In 2012, Odisha-based non-profit Srujanika created two text encoding converters that could convert two different legacy non-Unicode based script encoding systems to Unicode. I personally tested by converting a few documents and found a lot of errors in the text. It seemed to me that converting and proofreading the content would be more time-consuming than just typing the text.
Unicode, as explained in the Unicode Consortium's website, is a computing industry standard that provides a unique number for every character irrespective of the platform, program or script. Before Unicode there existed several other standards and modified standards that broadly lay under the categories of American Standard Code for Information Interchange (ASCII) and Indian Script Code for Information Interchange (ISCII). Text encoding converters are generally used to convert the source encoding systems to a desired encoding system. The proprietary and legacy encoding systems were so popular among the desktop publishing (DTP) operators that most Indian language media houses stuck with them even after Unicode was introduced. The victims of this were those editors, journalists, writers and many native language users who had no/little knowledge of input in their own language.
When I asked my writer and journalist friends to test, the result literally thrilled me -- they all started writing in Odia on Facebook the next day.
The converters I explained before could solve this problem partially as they could convert only two encoding systems with about 80% linguistic accuracy. To help enhance and scale up these existing converters, three Wikimedian developers came forward. We worked together for many hours over a few months to make the converters better. When I asked my writer and journalist friends to test, the result literally thrilled me -- they all started writing in Odia on Facebook the next day. More blogs were written in Odia and the language featured in more social media interaction. The popular newspaper Sarbasadharana.com and online portal Odisha.com started using it too. It became way easier for Wikimedians to use existing resources from portals, newspapers and magazines to enrich Wikipedia. Some of the available soft copies of public domain books acquired, along with books that were relicensed to CC licenses could easily be used on Wikisource.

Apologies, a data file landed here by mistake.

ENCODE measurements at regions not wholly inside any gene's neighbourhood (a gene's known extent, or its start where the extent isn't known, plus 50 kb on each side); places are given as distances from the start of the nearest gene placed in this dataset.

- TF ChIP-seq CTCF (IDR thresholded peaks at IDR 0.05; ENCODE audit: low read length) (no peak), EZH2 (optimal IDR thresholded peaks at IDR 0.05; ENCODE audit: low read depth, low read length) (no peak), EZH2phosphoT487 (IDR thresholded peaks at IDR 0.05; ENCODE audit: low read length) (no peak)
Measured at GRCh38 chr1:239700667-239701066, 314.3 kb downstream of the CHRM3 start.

Though it is difficult to measure the exact percentage of growth of online Odia-language content on the internet, there's been a significant change in the past six months. Almost all the federal entities that were stuck with two non-Unicode encoding systems finally moved to Unicode, with official portal odia.odisha.gov.in including adoption of Unicode in their core policy. As a gesture of support to the development with this work the federal department has included Odia Wikipedia on the top of their resources page.
The dream of the Odia version of Google is coming closer and becoming more real.
Recently, Jnanaranjan Sahu, one of core contributors to the project combined all the converters into a standalone on-wiki converter that is available both on Wikipedia and Wikisource. Many members of the larger Odia-language community have contributed in finding errors which were fixed. Gyanaranjan has recently made available a free online responsive converter that not just works from a computer but also from any smartphone. The converter has indeed helped promote the use of Odia on the Internet. The dream of the Odia version of Google is coming closer and becoming more real.
Also see on HuffPost:Suggest a correction